Measuring and addressing the childhood tuberculosis reporting gaps in Pakistan: The first ever national inventory study among children
Peer reviewed, Journal article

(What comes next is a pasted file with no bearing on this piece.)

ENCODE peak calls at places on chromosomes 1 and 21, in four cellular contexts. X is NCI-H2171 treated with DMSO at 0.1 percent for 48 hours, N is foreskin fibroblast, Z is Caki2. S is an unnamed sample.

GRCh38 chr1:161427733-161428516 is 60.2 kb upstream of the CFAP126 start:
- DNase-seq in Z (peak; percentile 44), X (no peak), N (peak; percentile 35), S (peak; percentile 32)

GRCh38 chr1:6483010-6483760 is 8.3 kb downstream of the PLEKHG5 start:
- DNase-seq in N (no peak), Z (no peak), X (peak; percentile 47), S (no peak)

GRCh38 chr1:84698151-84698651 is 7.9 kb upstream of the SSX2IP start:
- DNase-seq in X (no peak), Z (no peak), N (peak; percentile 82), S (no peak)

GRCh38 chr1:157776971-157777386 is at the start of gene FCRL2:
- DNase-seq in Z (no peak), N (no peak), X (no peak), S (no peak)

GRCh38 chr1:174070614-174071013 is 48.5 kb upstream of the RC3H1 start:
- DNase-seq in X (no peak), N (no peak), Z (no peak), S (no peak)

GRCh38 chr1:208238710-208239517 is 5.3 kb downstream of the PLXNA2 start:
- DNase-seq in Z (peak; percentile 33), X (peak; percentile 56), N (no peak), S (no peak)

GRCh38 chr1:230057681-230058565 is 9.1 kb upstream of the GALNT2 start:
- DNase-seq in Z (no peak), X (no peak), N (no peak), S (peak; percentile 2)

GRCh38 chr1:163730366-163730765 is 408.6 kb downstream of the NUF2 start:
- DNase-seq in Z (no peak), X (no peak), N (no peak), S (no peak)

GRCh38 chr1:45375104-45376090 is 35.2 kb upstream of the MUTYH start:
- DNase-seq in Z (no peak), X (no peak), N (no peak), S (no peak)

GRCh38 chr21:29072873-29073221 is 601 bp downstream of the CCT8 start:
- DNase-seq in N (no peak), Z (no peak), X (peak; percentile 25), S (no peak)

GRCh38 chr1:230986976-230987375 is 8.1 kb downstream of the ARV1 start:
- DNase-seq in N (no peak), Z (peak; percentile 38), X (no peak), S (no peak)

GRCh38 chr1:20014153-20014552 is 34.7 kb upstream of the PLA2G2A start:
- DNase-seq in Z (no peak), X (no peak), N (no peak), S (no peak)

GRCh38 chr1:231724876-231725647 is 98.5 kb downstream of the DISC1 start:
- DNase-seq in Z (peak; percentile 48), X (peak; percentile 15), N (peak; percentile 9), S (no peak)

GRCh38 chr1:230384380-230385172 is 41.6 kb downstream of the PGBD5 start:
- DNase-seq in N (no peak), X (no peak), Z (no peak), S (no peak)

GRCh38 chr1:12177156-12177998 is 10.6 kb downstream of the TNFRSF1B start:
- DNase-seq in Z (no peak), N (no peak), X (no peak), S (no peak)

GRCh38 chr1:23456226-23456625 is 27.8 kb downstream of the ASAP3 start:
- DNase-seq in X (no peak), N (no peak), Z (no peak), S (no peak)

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Introduction Tuberculosis in children may be difficult to diagnose and is often not reported to routine surveillance systems. Understanding and addressing the tuberculosis (TB) case detection and reporting gaps strengthens national routine TB surveillance systems. Objective The present study aimed to measure the percentage of childhood TB cases that are diagnosed but not reported to the national surveillance system in Pakistan. Design The study design was cross sectional. The study was nationwide in 12 selected districts across Pakistan, each representing a cluster. Health facilities that diagnose and treat childhood TB from all sectors were mapped and invited to participate. Lists of child TB cases were created for the study period (April-June 2016) from all study facilities and compared against the list of child TB cases notified to the national TB surveillance system for the same districts and the same period. Results All public and private health facilities were mapped across 12 sampled districts in Pakistan and those providing health services to child TB cases were included in the study. From all private health facilities, 7,125 children were found with presumptive TB during the study period. Of them, 5,258 were diagnosed with tuberculosis: 11% were bacteriologically-confirmed and 89% clinically-diagnosed; only 4% were notified to National TB Control Program. An additional 1,267 children with TB were also registered in the National TB Control Program. Underreporting was measured to be 78%. Conclusion This is the first nationwide childhood TB inventory study globally and confirmed that childhood TB underreporting is very high in Pakistan. TB surveillance in the country must be strengthened to address this, with particular attention to guiding and supporting general practitioners and pediatricians to notify their TB cases.